In October 2006, Platinum Guild International’s U.S. office organized a special trip for select members of the American jewelry trade—both retailers and manufacturers—to visit the source of all things platinum: the mines in South Africa. The eight-day odyssey included visits to the platinum mines, a side trip to a diamond mine, and a visit to the jewelry studio at South Africa’s Stellenbosch University, as well as outings to historical sites, wineries (another important South African export), and, of course, game preserves. When asked about the most memorable part of the trip, all participants cited the friendships and deep camaraderie that developed as a result of traveling together, and everyone also in some way identified with the elemental mystique of the metal.
Here are some thoughts and images from the participants of the trip:
“My wife, Fern, and I had anticipated one day going to Africa for some kind of safari but readily accepted the PGI invitation without knowing much of what to expect. It turns out to have been one of the best trips we have ever gone on. … It proved to be an informative, collegial, exciting, and unique experience. While I knew most of the industry players in passing, from trade shows or industry events, my wife and I finished the trip with a truly warm feeling for everyone (and their spouses), whom we had gotten to know on a far more personal level. Everyone was truly open to mixing it up and getting to know each other better.”
—Lowell Kwiat, Kwiat
“My first trip to Africa was to Kenya in 1976. At that time, I thought it was a trip of a lifetime. Others advised me that nobody only goes to Africa once. How true that statement was, as the 2006 PGI journey was my eighth trip to the African continent. I was honored to go on the trip. … It was physically and visually revealing to see how they literally ‘move a mountain’ from the inside out to recover that precious metal.”
—Chuck Lein, Stuller
“I learned about social and economic issues affecting South Africa. Our visit was more intimate than a typical tourist might experience. I loved peeking into another world and I left there profoundly connected. The history of South Africa is as interesting as it is complex. It is a place where good people make a difference. I hope that someday, in some way, I can be a participant in making a difference. Selling platinum helps.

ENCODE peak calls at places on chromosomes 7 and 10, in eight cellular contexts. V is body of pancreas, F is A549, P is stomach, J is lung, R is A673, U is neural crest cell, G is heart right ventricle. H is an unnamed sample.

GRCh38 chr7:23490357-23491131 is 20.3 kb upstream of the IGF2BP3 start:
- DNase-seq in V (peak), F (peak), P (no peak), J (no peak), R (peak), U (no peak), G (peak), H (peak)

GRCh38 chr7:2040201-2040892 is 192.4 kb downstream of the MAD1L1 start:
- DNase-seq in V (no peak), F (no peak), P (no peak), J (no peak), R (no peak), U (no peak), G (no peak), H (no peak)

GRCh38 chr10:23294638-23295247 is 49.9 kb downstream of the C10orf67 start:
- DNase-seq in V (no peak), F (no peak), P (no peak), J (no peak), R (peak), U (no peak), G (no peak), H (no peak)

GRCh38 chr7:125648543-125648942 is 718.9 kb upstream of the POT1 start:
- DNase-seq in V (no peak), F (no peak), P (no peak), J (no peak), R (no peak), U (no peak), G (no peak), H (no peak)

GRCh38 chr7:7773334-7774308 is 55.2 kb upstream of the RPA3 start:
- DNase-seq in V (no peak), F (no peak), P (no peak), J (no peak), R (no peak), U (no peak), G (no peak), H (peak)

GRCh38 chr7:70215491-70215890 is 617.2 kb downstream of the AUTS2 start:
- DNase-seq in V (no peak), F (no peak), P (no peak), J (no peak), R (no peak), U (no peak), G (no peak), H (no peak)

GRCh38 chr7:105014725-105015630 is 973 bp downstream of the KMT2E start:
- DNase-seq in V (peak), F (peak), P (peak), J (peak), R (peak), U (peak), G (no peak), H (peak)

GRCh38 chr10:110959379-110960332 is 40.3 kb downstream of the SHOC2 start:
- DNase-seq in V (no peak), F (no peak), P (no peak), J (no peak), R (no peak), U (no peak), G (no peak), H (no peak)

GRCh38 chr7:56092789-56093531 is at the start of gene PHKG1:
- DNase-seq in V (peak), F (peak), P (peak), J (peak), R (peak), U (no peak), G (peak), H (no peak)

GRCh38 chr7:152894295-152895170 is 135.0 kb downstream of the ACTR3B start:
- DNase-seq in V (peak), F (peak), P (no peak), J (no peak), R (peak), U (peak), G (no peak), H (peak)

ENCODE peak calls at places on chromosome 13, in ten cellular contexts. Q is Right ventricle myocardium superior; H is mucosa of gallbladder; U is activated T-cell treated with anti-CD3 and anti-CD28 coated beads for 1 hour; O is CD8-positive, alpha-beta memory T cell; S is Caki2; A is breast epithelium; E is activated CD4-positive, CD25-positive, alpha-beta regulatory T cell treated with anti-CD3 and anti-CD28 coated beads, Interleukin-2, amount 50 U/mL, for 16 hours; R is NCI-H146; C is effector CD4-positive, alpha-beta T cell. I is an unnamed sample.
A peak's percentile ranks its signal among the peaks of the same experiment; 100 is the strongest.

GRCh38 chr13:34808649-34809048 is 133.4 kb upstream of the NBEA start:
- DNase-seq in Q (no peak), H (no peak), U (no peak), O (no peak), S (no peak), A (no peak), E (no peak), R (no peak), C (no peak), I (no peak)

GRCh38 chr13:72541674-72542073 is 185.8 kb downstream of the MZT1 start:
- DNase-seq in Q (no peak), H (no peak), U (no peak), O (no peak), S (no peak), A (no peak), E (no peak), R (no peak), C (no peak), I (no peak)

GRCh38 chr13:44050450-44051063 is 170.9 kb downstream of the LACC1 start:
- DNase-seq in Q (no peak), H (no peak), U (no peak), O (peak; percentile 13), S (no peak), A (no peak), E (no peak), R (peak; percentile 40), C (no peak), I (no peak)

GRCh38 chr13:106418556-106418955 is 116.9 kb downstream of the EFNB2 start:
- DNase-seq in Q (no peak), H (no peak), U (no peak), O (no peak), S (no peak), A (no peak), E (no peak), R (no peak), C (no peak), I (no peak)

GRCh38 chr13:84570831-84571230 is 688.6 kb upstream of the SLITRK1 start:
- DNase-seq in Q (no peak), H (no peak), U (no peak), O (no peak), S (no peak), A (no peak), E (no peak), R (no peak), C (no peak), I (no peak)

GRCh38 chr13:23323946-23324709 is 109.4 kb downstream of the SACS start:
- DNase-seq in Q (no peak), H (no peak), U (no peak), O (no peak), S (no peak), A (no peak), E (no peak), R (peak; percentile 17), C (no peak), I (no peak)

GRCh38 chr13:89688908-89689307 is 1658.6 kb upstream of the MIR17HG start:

The best adrenaline rush came when we toured the platinum mines. It quantified everything I believe about the magic of platinum. Now when I finish creating a piece of platinum jewelry, I have a sense of the time line. I can visualize the miners with drills and explosives, one-and-one-half miles underground, crawling through tunnels chasing this rare metal. … Years ago I spoke at a Platinum Symposium and someone referred to me as a ‘pied piper of platinum.’ … [Since then] I’ve relaxed, thinking that everyone understands platinum like I do, but there is a new generation of consumers and people in the jewelry industry that need to be reminded how platinum makes jewelry so much better. It is time to get my pan flute out again.”
—Bruce Pucciarello, Novell
“The Anglo Platinum mines have donated a workshop to teach the skills of working in platinum. In this land of rich natural resources, there is a great growth opportunity for the South African jewelry industry. It is at present small. As we strolled the shop and talked with the students, we were quite surprised to find that they were only doing hand fabrication. There was no casting equipment. Most of the students I spoke with were unaware of the actual cost of the pieces they were making or where or for how much they could sell their designs. The need for a broader education was apparent. However, there is much electricity in the air of South Africa as this emerging country pushes to move forward. It was contagious and made me want to share my knowledge and encourage their advancement. I want these students to learn how to take their artistry and resources and turn it into a successful business.”
—Judith Conway, Judith Conway